A DIPLOMATIC row has erupted between Zimbabwe and China, the troubled Southern African country’s all-weather friend, as it emerged this week that Beijing is miffed by Harare’s decision to boot out Chinese companies from the lucrative Chiadzwa diamond fields early this year.
By Chris Muronzi
This comes after Mines minister Walter Chidhakwa in February cancelled special grants of companies operating in Chiadzwa on the pretext they had expired. Anjin has since taken government to the courts, challenging the legality of Chidhakwa’s decision.
Diplomatic sources told the Independent this week that relations between Harare and Beijing have become frosty after Chidhakwa cancelled the company’s Special Grant.
In High Court papers, Anjin’s director Zhang Shibin challenged the order, saying it violated Clause 8 of the special grant No. 4765, which provided that the Chinese company would continue to mine as long as is feasible provided inspection fees were paid as provided for in the Mines and Mineral Act Chapter 21:05.
“The first respondent clearly had no regard to this provision of the Special Grant when he issued his notice on February 22 2016. The afore said clause there clearly specified that the applicant would be entitled to mine the area as long as it was feasible to do so. That provision was incorporated by the secretary for mines in the Special Grant,” the court papers say.
The diplomatic tiff could further isolate Zimbabwe which is in the process of restoring relations with the international community after years of being ostracised for its chaotic seizure of white-owned commercial farms and past elections deemed not to be free and fair, which were characterised by political violence.
The same sources said China will not follow through with earlier plans to fund multi-billion dollar energy and infrastructure deals signed by President Robert Mugabe in 2014 and 2015.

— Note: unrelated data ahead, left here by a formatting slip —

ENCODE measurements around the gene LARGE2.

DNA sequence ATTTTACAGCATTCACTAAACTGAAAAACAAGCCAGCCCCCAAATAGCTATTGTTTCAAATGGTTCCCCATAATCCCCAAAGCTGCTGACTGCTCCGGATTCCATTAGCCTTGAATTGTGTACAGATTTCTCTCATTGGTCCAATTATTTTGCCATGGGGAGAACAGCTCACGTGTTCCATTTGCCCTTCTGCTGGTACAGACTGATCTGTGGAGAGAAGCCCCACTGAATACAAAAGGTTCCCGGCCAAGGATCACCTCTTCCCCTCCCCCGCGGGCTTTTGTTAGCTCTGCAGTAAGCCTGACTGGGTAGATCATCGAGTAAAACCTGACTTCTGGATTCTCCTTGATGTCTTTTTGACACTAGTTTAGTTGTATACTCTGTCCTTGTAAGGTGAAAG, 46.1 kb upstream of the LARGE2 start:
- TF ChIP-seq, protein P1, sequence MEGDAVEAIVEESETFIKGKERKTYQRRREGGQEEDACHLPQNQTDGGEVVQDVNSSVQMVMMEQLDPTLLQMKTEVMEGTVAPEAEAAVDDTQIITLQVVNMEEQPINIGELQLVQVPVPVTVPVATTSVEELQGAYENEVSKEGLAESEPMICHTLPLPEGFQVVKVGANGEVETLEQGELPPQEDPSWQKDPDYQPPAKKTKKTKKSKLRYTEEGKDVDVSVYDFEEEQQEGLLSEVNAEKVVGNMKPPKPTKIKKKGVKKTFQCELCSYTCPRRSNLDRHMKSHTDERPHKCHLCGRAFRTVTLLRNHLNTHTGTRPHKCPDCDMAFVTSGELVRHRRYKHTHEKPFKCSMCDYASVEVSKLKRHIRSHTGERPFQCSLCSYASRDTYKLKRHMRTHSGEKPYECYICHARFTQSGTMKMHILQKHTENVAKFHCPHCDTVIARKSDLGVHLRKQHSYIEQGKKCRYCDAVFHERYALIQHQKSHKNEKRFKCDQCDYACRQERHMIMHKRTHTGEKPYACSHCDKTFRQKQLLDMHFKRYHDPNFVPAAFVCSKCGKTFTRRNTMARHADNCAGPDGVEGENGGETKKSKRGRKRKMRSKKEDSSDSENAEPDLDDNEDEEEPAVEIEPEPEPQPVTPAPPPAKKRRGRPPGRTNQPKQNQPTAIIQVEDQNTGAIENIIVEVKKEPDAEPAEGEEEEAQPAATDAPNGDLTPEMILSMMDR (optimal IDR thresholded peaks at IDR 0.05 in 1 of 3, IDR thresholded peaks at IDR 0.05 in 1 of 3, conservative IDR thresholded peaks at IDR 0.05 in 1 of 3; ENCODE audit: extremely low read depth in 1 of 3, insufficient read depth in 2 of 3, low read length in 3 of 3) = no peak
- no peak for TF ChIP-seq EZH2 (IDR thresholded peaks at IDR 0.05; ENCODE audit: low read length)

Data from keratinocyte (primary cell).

Already China had set stringent requirements for supporting the deal, insisting on the bankability of the projects.
The sources said the latest attacks on property rights had cast further doubt on China’s commitment.
It is understood Anjin shareholders have met with the Chinese government officials to express their grievances and feel that there is no respect for property rights.
“The shareholders of Anjin have lobbied their government at the highest levels to relook at Zimbabwe in light of the Anjin and Jinan problems at the hands of Chidhakwa,” said one diplomatic source. The source added that Anjin, which is also in a joint venture in Jinan with the Zimbabwe Mining Development Corporation, is relooking at its mining interests in the country after sinking more than US$300 million in diamond mining.
“They are not going to fund any new projects but will continue with projects they had already committed such as Hwange thermal and all other that were already in the implementation stage. They feel that Zimbabwe is an unsafe investment destination,” the source said this week.
Anjin says it has invested US$100 million since 2010.
“Applicant has invested substantial funds, effort and time since 2010 in establishing its operations at the mining sites as a result of the rights granted in terms of the Special Grant. More than US$100 000 000.00 (One hundred million United States dollars) in the plant and equipment, technology transfer and specialised skills development, infrastructure corporate social responsibility programmes and thousands of jobs have been created as a result of the applicant’s investment in the mining area,” the company said in court papers.
“…the summary cancellation of the Grants has jeopardised the applicant’s operations and resulted in significant financial harm.”
As of 2014, China had advanced more than US$1 billion in concessionary and preferential loans to Zimbabwe in addition to US$100 million in grants and interest free loans, according to information provided by the Chinese embassy in Harare.